1B Robin Ventura Hee Seop Choi/Jayson Werth
2B Alex Cora Alex Cora
3B Adrian Beltre Adrian Beltre
SS Cesar Izturis Cesar Izturis
LF Shawn Green Shawn Green
CF Dave Roberts Steve Finley
RF Juan Encarnacion Milton Bradley
SP Hideo Nomo Brad Penny
SP Odalis Perez Odalis Perez
SP Edwin Jackson/Wilson Alvarez Jose Lima
SP Kaz Ishii Kaz Ishii
SP Jeff Weaver Jeff Weaver
RP Eric Gagne Eric Gagne
RP Guillermo Mota Darren Dreifort
RP Darren Dreifort Yhency Brazoban
RP Tom Martin Wilson Alvarez

I list Choi and Jayson Werth as a platoon at first base, but manager Jim Tracy is planning to take advantage of his players’ flexibility and use a more interesting platoon for the remainder of the season. Werth will play left field against lefties, with Bradley in right field and Green at first base. Against right-handed pitchers, Green will move to the outfield, Choi will man first base and Werth will sit on the bench.

The drop-off at catcher is undeniable; DePodesta attempted to acquire Charles Johnson to fill that hole, but Johnson refused to waive his no-trade clause, so the Dodgers will cast their lot with a decent young backup (David Ross) and a washed-up old backup (Mayne). However, the upgrades at first base and in the outfield are dramatic. Robin Ventura, once a fine player who deserves more Hall of Fame consideration than he will receive, would likely be the worst offensive first baseman in the league. Meanwhile a Choi/Werth platoon would be quite productive (Choi is quietly hitting .270/.388/.495 this year, while Werth is at .279/.355/.525).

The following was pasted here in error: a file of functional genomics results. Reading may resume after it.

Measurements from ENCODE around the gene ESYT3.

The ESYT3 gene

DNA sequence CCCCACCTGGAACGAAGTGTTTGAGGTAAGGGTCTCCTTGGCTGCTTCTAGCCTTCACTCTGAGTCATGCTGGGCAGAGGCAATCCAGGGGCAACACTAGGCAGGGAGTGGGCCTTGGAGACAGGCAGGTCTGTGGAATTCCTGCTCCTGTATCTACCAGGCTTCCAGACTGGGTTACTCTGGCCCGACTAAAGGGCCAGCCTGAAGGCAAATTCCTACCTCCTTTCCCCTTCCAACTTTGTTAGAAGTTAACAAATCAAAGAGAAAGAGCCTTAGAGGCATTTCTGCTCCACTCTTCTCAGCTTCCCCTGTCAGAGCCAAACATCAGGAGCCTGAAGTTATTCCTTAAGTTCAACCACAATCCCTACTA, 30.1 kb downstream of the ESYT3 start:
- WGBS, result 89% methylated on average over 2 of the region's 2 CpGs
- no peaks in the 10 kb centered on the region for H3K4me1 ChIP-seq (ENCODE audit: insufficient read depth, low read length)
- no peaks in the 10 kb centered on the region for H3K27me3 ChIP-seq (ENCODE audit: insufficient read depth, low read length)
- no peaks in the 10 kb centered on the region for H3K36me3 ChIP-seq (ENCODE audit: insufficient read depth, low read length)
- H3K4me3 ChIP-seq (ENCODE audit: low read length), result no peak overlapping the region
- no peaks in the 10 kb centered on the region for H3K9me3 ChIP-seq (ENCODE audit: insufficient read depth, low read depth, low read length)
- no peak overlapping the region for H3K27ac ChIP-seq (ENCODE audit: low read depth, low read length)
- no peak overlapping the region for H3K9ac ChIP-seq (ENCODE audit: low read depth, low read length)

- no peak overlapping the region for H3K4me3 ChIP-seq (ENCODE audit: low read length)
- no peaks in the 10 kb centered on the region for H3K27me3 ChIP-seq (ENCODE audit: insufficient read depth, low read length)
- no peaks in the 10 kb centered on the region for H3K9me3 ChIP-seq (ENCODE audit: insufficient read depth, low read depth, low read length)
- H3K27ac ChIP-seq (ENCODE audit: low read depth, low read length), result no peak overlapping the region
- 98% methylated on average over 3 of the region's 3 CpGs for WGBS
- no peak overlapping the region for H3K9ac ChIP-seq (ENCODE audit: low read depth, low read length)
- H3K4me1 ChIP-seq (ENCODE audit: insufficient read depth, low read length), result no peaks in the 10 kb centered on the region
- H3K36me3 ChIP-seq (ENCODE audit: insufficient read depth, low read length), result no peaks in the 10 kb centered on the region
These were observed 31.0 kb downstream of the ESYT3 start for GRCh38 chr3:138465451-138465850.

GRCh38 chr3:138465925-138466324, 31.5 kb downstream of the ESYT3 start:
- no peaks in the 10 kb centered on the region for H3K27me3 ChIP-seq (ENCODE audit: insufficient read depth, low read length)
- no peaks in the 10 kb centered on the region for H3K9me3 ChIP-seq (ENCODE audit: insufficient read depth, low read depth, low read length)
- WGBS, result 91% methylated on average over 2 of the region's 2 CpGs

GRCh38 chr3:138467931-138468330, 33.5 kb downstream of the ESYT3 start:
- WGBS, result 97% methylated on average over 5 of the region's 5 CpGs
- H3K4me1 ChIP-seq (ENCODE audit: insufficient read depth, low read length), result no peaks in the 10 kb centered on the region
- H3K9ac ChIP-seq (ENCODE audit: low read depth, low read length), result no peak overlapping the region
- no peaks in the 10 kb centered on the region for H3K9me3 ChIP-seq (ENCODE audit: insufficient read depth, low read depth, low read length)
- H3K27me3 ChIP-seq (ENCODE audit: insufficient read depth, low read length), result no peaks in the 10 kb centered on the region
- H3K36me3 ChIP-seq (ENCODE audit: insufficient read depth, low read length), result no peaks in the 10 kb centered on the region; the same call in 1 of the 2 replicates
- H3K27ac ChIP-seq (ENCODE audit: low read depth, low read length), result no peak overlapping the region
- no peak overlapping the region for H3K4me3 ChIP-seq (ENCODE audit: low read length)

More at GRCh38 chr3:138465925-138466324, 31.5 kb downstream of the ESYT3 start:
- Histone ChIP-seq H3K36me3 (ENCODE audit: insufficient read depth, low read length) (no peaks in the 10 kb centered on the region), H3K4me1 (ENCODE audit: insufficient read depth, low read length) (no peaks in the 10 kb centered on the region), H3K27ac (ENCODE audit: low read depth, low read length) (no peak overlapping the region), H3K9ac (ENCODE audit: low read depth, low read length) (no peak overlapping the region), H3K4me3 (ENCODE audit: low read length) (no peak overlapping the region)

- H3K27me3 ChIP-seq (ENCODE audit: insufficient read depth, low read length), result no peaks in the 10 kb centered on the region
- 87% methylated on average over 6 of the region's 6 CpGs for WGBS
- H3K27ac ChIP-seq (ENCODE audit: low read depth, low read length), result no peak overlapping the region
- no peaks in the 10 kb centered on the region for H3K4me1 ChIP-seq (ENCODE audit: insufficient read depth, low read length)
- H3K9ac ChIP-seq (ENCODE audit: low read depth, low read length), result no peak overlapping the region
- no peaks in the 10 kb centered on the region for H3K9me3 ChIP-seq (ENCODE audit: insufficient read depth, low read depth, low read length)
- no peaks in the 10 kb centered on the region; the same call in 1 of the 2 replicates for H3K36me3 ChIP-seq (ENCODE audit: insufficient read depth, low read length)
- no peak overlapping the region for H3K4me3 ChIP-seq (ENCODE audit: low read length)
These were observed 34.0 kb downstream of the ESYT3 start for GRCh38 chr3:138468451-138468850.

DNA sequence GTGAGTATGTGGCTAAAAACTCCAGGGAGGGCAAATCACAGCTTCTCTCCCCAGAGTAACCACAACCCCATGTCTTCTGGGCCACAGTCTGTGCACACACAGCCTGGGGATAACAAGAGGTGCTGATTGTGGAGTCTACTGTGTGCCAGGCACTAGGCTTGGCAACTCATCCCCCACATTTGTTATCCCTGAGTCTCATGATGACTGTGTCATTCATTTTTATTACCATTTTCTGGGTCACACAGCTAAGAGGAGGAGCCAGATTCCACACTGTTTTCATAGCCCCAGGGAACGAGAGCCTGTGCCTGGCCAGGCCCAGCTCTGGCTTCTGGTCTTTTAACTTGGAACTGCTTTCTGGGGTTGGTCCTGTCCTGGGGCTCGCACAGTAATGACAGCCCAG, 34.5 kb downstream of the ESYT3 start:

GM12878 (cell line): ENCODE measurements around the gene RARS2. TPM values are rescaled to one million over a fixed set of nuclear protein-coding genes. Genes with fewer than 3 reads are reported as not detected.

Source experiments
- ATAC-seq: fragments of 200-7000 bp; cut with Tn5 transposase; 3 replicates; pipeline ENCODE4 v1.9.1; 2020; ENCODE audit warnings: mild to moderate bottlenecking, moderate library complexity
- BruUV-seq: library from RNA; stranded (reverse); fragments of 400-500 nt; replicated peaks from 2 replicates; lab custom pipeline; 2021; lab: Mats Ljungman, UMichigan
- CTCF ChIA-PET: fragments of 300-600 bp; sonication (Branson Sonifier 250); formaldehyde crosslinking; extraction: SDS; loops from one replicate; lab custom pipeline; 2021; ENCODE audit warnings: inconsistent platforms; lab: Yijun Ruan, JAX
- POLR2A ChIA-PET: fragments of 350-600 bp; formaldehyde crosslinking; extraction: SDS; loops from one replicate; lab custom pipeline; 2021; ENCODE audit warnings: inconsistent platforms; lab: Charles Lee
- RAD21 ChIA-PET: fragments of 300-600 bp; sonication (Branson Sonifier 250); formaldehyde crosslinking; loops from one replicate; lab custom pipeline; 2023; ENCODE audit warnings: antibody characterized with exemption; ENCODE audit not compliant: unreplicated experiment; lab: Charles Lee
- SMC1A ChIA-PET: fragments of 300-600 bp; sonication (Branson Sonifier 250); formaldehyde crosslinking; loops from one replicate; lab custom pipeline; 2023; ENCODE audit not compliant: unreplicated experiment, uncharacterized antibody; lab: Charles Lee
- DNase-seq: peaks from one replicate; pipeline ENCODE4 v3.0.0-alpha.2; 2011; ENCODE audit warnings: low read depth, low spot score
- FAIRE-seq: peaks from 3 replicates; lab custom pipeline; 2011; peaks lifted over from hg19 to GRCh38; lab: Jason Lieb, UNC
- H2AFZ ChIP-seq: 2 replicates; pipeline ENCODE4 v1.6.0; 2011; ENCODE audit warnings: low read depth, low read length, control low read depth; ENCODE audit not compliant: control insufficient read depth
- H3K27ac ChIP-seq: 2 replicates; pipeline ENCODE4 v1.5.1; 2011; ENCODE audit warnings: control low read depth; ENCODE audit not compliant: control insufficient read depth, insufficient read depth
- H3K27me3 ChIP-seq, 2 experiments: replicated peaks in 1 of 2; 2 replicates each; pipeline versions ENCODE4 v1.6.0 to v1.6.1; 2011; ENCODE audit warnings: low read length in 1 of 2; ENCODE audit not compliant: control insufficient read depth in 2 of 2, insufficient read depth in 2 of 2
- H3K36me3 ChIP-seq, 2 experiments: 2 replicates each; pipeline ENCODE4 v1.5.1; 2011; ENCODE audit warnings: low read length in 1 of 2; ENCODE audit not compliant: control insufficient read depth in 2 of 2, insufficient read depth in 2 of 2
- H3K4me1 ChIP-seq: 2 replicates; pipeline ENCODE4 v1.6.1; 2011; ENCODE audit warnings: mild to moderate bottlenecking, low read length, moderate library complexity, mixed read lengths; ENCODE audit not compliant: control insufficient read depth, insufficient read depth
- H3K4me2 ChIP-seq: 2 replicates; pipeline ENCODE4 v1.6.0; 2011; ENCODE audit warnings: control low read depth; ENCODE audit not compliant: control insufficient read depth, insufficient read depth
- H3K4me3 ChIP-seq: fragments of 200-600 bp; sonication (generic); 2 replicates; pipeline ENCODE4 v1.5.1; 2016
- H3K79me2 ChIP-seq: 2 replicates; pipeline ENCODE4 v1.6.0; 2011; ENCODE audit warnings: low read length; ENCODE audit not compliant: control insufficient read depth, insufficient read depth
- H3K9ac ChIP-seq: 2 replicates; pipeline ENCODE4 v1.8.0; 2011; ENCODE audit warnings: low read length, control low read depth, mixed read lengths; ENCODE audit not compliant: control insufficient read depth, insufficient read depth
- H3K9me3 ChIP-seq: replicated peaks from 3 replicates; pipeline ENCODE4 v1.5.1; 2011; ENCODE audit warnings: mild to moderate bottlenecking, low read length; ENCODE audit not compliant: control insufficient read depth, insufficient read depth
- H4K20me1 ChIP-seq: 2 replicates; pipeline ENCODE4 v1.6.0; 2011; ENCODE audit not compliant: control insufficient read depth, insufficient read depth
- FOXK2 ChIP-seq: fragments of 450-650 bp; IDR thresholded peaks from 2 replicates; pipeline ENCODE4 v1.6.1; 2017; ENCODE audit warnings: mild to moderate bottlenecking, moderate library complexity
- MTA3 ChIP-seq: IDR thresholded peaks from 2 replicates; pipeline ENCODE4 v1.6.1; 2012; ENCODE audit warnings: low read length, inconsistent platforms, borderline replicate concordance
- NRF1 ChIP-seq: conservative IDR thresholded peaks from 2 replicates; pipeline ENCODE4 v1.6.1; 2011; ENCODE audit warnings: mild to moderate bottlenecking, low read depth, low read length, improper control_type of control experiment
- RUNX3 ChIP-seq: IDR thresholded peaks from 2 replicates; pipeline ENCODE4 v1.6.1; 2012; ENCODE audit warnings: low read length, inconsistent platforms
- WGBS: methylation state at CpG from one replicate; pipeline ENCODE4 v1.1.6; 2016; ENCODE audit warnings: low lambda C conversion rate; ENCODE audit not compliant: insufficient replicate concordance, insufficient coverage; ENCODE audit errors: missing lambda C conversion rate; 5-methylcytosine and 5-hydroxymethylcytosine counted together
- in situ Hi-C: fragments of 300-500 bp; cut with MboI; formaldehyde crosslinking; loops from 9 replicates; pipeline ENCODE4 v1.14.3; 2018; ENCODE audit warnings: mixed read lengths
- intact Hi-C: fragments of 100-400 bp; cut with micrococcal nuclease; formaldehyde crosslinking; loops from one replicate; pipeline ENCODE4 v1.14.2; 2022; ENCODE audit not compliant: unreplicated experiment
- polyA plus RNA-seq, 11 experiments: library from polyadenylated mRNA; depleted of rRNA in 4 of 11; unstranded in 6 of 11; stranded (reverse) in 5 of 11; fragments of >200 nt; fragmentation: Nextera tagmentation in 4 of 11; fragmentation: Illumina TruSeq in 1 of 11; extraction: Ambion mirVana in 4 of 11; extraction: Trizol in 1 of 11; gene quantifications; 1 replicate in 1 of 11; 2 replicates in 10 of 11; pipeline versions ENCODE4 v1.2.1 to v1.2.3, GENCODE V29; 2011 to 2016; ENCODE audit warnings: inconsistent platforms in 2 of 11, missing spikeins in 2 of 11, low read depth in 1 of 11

Encarnacion, overrated due to his decent HR, RBI and SB totals, doesn’t hit enough to man a corner outfield spot (.266/.311/.442 career); Bradley is already a much better all-around player (both offensively and defensively), while younger and cheaper. While Roberts is a superb base-stealer, he isn’t that great a leadoff hitter, thanks to his unremarkable on-base percentage (.335 career, .340 this year). Finley is only a two-month rental, but he does represent a clear upgrade for this season (though advanced defensive statistics such as Ultimate Zone Rating suggest that he’s no longer the fielder he is reputed to be).

After two seasons as a top-of-the-rotation anchor, Hideo Nomo has been a huge disappointment. His collapse left the Dodgers with only one starter (Odalis Perez) pitching well enough to inspire confidence during the playoffs. Enter Brad Penny. Long considered a potential stud, Penny appears to be putting things together this season, with a 3.15 ERA and peripherals that back that up (105:39 K:BB ratio, 10 HR allowed in 131.1 IP). Jose Lima is no ace, but he’s a decent back-of-the-rotation guy whose presence allows the Dodgers to use Wilson Alvarez in the bullpen and be patient with the struggling and injured Edwin Jackson (5.29 ERA at AAA Las Vegas after a 2003 season so dominating Aaron ranked him the #11 prospect in all of baseball).